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Long story short



As a kid, I played Army with my G.I. Joes. All the time. In high school, I became both educated and repulsed by America's involvement in Vietnam, then was active with Boston high school students against the draft and the war.

Later it became personal, when I got a very low draft lottery number. Luckily for me, 1973 was the first year no Americans were drafted. I could easily have been an 18-year-old headed to Fort Carson and then Southeast Asia, rather than to Colorado College.

Which brings me to Earth Day. The first one in '70 was massive, with teach-ins at more than 250 schools in the Boston area alone. It was positive. And the concept that we could, and should, work to take better care of our world made such sense.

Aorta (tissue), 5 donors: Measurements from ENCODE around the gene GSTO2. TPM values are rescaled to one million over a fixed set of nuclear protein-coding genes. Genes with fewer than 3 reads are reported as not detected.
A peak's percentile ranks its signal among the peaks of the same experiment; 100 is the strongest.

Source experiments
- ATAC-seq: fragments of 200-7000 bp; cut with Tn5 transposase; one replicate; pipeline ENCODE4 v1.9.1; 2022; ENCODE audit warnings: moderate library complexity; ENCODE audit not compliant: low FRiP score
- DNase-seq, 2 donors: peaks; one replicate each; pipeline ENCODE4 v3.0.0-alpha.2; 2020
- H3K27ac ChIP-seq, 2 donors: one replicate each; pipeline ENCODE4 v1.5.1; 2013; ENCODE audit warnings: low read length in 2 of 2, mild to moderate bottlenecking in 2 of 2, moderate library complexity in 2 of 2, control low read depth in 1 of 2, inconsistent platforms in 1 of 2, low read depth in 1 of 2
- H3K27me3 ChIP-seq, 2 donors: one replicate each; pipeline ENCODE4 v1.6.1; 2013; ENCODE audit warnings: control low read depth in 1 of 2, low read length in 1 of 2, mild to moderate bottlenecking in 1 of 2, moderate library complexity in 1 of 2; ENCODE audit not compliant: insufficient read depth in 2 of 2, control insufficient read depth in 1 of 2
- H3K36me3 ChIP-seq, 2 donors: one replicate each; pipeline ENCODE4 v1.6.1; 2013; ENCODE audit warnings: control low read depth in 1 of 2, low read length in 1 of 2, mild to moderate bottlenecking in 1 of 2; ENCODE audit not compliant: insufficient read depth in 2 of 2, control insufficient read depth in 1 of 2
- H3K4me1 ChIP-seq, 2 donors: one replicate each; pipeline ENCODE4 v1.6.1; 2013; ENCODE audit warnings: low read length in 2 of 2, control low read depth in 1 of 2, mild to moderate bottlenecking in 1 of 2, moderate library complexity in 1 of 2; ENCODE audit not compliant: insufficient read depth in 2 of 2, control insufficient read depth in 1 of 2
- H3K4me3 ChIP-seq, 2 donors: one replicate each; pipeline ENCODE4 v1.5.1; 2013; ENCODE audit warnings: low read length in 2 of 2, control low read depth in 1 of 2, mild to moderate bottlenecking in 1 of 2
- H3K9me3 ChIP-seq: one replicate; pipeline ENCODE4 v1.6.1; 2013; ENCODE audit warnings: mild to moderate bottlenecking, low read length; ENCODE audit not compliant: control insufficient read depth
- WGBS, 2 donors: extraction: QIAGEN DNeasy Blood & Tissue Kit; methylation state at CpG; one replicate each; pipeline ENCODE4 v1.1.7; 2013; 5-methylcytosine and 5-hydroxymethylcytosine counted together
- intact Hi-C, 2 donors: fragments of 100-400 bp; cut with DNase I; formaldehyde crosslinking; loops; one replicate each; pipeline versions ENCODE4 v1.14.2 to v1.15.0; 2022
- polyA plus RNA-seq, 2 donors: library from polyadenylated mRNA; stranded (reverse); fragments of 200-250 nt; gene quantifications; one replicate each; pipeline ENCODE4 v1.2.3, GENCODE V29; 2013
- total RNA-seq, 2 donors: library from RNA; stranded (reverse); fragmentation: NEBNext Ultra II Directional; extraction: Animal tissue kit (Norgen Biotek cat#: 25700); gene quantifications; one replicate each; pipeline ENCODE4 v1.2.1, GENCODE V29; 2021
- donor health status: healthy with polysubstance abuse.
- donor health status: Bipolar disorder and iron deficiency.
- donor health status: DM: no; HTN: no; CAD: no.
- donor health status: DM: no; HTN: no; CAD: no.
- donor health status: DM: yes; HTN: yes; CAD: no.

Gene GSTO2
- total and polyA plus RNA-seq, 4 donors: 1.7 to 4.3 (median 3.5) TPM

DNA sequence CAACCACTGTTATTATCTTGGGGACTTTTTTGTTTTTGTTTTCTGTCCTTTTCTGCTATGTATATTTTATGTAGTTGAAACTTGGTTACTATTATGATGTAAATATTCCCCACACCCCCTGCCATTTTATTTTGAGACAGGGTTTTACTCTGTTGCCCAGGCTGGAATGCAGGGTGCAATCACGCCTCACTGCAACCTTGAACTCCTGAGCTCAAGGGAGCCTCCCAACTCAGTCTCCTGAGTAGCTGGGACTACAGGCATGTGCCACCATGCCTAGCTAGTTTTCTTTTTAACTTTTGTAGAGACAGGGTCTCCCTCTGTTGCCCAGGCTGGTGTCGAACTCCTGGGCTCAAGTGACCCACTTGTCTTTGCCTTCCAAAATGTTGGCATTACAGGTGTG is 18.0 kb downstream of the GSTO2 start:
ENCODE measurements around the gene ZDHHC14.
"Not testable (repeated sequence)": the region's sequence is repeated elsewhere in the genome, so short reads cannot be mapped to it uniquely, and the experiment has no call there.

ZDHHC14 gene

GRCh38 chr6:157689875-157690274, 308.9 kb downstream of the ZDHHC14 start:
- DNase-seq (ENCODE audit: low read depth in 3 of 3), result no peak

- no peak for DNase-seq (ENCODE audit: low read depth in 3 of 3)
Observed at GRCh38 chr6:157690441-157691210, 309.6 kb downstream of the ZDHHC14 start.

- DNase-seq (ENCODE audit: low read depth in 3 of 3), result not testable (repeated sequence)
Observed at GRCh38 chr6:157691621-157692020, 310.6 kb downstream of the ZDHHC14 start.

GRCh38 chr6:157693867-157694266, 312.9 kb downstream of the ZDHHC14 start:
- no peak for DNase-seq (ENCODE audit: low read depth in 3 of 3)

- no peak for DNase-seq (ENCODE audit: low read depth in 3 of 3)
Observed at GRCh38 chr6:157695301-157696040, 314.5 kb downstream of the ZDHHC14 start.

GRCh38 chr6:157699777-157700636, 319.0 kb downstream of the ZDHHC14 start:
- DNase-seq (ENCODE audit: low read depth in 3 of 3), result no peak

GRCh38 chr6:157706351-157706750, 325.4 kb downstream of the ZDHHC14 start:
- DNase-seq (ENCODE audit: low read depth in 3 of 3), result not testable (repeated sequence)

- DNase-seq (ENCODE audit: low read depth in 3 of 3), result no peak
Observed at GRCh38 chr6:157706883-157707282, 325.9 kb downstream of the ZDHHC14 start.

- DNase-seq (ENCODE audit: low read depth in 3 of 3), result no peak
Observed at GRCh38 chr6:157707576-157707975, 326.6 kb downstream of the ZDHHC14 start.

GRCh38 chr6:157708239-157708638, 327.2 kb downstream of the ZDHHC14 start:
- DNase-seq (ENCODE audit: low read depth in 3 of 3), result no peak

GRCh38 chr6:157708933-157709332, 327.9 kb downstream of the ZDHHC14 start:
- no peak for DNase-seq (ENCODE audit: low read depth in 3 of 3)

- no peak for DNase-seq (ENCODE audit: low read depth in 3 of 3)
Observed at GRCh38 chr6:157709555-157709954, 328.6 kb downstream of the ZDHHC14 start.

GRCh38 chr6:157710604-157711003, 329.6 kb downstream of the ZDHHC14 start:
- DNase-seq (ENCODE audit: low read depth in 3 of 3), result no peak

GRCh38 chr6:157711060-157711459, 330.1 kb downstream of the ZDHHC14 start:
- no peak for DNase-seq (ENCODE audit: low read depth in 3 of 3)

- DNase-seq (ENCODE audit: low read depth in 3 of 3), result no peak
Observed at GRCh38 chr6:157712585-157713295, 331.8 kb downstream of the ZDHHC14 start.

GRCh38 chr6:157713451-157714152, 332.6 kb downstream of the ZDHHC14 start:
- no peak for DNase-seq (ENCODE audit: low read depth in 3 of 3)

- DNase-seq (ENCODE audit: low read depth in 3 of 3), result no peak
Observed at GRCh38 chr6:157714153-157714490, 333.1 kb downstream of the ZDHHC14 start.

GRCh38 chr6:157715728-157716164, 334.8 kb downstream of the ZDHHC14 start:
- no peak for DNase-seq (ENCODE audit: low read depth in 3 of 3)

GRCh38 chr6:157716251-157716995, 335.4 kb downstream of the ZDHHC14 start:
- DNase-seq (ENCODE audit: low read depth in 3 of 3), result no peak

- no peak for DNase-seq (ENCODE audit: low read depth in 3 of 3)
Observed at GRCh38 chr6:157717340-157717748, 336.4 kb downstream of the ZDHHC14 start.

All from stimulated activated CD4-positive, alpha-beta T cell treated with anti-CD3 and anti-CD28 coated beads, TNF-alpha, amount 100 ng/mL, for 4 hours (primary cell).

Incredibly, it was immediately effective, prodding President Richard Nixon to launch the Environmental Protection Agency on Dec. 2, 1970, and the Clean Water and Clean Air acts a little later. He saw the need to co-opt a movement that had the potential to create synergies with that era's anti-war, civil rights and feminism movements.

So when I learned that Denis Hayes, organizer of the first Earth Day, would be speaking at the Global New Energy Summit next week at The Broadmoor, I contacted him. To our good fortune, he agreed to enter into a dialogue with locals.

Read Matthew Schniper's interview with this amazing man (starting here), and then hear Denis on April 10 at CC.

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